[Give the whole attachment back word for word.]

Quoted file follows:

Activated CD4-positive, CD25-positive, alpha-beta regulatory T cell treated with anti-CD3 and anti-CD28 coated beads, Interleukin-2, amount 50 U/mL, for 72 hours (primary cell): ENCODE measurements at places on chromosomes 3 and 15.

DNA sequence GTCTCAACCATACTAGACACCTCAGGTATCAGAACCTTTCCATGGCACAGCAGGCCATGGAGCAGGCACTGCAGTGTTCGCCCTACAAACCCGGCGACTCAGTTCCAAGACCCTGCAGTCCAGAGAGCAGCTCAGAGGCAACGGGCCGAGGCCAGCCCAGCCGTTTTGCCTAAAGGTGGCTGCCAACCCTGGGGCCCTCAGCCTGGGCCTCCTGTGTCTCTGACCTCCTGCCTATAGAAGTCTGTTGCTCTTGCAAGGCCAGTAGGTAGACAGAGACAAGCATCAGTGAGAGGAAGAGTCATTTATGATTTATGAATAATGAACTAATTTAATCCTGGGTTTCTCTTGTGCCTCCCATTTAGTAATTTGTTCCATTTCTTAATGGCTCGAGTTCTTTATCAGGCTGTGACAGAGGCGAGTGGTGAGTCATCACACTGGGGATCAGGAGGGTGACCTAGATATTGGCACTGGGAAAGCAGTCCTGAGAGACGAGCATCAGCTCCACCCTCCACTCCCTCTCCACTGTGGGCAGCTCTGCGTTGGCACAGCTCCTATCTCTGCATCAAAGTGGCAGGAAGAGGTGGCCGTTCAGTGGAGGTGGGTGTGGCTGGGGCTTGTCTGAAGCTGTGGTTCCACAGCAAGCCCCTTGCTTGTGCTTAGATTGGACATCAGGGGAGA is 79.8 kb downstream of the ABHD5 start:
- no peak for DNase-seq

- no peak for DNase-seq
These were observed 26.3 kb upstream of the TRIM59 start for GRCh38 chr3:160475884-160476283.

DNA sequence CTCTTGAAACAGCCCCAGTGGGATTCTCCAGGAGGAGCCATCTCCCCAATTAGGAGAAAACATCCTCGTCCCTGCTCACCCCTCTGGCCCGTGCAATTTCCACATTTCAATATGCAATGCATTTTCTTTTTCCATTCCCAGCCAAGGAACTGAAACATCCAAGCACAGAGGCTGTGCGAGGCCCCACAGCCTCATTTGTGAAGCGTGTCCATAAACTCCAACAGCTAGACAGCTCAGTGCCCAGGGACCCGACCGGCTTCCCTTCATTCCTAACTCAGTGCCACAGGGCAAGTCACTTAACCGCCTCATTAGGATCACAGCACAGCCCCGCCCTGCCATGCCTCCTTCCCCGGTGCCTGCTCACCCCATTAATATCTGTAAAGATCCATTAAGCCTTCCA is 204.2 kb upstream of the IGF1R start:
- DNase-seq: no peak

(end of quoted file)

Activated CD4-positive, CD25-positive, alpha-beta regulatory T cell treated with anti-CD3 and anti-CD28 coated beads, Interleukin-2, amount 50 U/mL, for 72 hours (primary cell): ENCODE measurements at places on chromosomes 3 and 15.

DNA sequence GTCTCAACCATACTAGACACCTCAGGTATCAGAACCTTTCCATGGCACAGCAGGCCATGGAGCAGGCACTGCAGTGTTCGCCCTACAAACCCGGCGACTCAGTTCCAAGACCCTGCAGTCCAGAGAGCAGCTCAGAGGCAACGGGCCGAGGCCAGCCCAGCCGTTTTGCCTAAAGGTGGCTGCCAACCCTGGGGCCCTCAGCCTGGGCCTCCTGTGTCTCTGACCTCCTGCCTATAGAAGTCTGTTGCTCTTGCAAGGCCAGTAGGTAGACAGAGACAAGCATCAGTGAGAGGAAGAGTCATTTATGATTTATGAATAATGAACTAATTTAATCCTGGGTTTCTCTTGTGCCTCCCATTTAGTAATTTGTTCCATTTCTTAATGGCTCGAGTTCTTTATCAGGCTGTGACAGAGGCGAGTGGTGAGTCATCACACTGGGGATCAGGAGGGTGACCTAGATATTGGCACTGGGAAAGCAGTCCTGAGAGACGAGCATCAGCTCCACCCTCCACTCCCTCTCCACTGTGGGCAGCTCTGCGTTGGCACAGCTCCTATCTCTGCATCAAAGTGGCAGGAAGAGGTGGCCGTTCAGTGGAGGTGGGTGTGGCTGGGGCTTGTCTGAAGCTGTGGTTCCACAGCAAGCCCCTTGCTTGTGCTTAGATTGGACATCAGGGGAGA is 79.8 kb downstream of the ABHD5 start:
- no peak for DNase-seq

- no peak for DNase-seq
These were observed 26.3 kb upstream of the TRIM59 start for GRCh38 chr3:160475884-160476283.

DNA sequence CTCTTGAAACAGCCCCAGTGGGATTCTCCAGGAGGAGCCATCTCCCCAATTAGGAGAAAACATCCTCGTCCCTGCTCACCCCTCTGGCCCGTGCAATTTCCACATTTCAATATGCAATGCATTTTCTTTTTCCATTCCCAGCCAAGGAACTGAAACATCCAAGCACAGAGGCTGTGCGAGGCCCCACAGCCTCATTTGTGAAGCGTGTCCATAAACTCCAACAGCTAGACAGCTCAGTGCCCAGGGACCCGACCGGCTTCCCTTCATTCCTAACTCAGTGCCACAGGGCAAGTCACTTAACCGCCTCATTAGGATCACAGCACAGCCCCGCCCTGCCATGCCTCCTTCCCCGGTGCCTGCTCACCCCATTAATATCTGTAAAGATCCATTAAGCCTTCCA is 204.2 kb upstream of the IGF1R start:
- DNase-seq: no peak